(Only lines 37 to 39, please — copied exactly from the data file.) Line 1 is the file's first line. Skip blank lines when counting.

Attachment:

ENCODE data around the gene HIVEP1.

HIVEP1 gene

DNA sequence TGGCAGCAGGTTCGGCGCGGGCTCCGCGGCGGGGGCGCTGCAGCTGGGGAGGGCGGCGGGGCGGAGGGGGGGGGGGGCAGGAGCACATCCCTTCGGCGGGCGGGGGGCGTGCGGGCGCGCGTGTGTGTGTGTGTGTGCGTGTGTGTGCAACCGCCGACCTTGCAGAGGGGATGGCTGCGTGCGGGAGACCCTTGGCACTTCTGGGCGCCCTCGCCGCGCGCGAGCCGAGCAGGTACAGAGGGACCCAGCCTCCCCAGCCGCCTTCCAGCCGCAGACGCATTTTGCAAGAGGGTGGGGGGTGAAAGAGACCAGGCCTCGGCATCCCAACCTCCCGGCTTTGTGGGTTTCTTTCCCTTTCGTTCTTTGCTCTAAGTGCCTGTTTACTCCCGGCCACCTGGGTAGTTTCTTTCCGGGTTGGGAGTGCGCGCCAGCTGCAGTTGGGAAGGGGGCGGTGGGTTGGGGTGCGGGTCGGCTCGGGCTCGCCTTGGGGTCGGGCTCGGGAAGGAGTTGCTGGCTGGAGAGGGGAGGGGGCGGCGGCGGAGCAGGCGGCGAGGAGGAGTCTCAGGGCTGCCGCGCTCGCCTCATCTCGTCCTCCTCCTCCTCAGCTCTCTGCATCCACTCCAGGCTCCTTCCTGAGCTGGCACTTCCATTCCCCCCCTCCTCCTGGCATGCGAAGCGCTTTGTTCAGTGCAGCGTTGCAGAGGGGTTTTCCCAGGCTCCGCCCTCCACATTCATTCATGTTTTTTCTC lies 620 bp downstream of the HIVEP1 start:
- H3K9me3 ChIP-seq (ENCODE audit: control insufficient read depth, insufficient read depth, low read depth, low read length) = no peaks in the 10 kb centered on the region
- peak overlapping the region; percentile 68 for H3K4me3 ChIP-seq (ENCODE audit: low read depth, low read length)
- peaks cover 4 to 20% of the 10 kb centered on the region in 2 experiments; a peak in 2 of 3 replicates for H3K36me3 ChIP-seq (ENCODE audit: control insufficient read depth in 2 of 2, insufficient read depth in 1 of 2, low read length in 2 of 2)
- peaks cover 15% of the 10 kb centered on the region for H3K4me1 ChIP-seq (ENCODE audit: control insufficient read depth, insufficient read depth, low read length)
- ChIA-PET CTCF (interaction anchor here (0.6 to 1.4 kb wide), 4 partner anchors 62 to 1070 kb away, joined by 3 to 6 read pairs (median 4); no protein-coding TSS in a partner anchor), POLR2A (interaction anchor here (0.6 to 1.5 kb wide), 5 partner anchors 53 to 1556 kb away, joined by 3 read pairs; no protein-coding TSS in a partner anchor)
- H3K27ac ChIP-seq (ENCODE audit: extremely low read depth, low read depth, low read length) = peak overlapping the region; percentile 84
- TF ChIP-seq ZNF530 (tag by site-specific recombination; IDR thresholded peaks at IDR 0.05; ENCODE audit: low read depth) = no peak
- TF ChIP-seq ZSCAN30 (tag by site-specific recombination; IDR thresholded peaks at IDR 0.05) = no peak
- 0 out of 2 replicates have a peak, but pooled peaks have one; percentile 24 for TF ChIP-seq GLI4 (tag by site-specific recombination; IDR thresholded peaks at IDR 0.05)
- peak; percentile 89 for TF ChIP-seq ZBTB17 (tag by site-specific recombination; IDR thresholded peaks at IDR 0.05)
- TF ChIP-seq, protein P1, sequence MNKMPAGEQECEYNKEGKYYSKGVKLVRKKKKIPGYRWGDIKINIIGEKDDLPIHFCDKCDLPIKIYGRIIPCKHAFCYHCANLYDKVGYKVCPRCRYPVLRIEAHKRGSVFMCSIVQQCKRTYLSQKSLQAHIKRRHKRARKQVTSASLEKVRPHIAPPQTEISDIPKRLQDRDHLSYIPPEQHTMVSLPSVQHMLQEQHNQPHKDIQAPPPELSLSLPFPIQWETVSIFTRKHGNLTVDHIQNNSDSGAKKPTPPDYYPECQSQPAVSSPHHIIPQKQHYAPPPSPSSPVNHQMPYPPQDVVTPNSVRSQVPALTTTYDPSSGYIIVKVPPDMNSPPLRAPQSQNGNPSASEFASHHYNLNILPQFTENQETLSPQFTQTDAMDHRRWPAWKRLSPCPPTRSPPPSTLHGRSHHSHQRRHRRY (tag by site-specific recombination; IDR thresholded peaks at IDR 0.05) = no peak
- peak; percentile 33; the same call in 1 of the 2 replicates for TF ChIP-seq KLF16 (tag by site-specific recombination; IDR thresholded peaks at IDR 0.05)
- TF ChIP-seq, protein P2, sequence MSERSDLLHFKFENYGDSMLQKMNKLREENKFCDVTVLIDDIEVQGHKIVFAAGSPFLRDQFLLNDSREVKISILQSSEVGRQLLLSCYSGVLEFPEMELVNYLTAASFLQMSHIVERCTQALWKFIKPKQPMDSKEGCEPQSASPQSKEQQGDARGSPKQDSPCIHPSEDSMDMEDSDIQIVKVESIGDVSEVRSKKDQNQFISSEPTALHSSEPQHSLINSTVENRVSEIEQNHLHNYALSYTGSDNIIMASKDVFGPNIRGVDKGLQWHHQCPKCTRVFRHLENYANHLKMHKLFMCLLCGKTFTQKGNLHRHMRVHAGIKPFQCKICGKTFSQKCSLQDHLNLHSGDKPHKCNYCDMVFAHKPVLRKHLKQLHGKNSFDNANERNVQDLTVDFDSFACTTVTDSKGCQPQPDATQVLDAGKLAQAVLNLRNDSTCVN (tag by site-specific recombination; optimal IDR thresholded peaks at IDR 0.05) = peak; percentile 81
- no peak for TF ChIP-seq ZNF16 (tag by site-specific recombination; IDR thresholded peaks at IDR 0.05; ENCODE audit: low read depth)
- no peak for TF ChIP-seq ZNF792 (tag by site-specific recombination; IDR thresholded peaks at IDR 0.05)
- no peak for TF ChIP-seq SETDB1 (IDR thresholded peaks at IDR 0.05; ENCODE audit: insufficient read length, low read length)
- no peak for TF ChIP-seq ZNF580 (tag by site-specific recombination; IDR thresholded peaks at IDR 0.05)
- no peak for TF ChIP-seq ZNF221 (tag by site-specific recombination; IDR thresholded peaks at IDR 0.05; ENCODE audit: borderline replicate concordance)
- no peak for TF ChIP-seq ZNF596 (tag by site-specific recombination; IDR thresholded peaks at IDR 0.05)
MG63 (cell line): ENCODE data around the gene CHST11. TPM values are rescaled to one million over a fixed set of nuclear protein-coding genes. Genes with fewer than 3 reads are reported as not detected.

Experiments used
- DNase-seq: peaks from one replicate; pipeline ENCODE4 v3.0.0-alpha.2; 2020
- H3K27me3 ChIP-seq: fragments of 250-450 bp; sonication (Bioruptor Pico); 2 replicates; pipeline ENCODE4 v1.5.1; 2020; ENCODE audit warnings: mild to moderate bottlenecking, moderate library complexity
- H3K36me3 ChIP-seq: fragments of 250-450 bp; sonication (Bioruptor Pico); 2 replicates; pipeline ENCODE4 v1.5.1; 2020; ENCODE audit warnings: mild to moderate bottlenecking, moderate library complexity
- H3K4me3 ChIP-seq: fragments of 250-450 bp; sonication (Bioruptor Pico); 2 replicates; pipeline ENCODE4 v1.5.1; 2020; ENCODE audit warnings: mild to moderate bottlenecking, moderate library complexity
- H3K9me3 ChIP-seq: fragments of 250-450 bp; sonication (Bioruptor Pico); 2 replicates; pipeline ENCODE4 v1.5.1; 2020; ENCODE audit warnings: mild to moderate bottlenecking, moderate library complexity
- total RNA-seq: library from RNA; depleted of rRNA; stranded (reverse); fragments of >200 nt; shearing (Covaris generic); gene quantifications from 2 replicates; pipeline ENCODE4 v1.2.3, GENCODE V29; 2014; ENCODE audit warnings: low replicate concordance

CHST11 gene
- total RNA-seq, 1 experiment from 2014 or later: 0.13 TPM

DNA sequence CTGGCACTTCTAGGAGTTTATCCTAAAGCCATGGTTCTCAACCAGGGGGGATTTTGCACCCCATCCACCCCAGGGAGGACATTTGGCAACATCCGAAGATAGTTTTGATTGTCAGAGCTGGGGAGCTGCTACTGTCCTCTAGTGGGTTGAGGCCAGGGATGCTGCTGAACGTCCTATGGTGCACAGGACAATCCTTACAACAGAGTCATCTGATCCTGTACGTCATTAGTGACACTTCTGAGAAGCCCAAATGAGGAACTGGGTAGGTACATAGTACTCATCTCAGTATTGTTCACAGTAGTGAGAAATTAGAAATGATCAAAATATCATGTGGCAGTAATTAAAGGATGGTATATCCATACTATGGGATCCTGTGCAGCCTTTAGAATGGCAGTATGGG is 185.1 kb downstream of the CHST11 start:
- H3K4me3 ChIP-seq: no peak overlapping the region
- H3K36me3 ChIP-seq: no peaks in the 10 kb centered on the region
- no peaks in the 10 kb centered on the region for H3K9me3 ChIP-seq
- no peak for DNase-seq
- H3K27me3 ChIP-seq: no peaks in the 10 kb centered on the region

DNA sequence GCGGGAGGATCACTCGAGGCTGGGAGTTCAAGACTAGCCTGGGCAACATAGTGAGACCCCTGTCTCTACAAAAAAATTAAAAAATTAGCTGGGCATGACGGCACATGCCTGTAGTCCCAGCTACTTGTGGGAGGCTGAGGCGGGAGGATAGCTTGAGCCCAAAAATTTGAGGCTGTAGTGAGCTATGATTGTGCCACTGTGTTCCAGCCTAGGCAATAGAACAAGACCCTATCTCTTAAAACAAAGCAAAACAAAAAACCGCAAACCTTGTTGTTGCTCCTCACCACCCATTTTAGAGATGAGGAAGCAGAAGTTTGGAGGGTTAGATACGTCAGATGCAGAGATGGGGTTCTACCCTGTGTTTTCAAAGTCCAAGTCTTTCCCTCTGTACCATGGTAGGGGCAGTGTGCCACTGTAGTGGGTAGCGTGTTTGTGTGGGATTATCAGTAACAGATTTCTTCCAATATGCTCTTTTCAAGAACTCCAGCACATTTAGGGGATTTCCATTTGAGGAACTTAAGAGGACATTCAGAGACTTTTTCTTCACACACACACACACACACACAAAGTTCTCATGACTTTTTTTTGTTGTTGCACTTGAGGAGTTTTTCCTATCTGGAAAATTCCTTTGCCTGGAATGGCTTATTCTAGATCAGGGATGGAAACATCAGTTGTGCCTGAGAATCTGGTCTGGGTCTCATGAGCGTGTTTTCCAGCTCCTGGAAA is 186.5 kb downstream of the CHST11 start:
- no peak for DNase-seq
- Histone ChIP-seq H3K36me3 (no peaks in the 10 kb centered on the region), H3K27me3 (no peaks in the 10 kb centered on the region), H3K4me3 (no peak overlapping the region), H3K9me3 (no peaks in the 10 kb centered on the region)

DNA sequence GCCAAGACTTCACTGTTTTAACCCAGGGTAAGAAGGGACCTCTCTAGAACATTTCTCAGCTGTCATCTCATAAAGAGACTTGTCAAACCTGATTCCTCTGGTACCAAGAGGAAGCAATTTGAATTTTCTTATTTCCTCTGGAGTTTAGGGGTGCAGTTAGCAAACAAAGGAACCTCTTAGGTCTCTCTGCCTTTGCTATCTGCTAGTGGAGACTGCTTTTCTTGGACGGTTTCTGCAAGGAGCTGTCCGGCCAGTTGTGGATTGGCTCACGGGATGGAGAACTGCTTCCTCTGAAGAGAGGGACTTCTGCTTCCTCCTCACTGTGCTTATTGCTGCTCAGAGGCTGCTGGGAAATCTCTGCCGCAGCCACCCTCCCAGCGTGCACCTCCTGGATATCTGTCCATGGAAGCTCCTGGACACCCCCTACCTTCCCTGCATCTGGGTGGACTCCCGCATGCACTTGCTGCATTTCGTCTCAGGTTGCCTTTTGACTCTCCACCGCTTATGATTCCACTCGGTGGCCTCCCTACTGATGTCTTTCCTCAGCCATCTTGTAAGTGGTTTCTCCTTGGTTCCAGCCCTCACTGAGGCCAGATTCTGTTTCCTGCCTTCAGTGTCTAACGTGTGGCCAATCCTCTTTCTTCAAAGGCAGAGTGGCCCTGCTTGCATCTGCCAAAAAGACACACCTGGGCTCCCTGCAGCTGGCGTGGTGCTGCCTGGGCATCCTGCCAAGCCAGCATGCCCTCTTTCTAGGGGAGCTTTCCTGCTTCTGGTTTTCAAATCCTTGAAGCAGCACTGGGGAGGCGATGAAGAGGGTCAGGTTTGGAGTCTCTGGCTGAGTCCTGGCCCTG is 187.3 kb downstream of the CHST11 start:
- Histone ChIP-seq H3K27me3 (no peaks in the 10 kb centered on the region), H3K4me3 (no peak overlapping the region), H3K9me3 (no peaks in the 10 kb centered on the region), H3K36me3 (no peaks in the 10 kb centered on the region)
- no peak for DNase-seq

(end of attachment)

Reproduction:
- no peak for DNase-seq
- H3K27me3 ChIP-seq: no peaks in the 10 kb centered on the region

DNA sequence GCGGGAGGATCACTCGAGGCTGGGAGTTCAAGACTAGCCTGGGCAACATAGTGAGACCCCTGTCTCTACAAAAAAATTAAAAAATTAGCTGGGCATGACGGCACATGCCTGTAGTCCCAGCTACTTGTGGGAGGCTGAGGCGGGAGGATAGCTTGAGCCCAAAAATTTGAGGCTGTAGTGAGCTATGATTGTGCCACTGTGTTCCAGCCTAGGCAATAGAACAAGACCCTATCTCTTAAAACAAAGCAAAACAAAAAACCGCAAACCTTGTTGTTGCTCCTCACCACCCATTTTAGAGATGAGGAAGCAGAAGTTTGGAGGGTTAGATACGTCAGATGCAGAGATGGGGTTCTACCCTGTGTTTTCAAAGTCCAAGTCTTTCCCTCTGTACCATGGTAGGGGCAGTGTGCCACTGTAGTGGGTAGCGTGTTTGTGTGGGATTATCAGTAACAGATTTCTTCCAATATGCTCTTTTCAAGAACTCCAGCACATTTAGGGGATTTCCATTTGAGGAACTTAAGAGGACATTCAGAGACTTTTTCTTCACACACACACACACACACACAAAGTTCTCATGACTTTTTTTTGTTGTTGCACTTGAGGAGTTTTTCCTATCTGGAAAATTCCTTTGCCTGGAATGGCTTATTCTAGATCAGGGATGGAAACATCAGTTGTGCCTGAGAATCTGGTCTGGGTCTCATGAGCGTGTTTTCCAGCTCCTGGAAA is 186.5 kb downstream of the CHST11 start: